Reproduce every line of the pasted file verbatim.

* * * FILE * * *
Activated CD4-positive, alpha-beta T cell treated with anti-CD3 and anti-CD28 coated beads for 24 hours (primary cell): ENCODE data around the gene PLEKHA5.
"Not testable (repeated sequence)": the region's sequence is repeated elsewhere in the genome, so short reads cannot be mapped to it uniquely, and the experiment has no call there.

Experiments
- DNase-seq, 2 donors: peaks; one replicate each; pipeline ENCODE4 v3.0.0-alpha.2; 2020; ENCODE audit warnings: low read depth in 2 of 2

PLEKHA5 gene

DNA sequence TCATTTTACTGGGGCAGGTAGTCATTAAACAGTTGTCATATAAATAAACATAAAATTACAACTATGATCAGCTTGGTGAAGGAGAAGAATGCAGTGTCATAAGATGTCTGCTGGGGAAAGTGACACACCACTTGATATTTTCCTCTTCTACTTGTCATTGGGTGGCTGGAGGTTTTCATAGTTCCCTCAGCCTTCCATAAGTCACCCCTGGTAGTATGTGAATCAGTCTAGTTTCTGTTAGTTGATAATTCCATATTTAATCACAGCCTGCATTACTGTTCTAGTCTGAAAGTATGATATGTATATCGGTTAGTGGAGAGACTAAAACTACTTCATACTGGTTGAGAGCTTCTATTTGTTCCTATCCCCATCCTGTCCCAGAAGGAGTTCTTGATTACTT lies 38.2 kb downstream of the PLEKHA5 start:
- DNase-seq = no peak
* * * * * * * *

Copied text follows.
Activated CD4-positive, alpha-beta T cell treated with anti-CD3 and anti-CD28 coated beads for 24 hours (primary cell): ENCODE data around the gene PLEKHA5.
"Not testable (repeated sequence)": the region's sequence is repeated elsewhere in the genome, so short reads cannot be mapped to it uniquely, and the experiment has no call there.

Experiments
- DNase-seq, 2 donors: peaks; one replicate each; pipeline ENCODE4 v3.0.0-alpha.2; 2020; ENCODE audit warnings: low read depth in 2 of 2

PLEKHA5 gene

DNA sequence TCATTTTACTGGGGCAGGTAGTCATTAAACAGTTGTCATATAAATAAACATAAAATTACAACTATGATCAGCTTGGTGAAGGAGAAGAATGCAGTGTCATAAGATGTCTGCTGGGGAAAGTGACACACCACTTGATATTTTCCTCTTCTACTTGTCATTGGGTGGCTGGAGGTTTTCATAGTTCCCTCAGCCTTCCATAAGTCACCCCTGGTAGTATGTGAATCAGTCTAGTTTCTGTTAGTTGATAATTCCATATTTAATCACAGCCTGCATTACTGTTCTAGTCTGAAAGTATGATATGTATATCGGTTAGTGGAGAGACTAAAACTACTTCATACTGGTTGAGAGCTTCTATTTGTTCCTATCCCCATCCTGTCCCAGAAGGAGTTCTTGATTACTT lies 38.2 kb downstream of the PLEKHA5 start:
- DNase-seq = no peak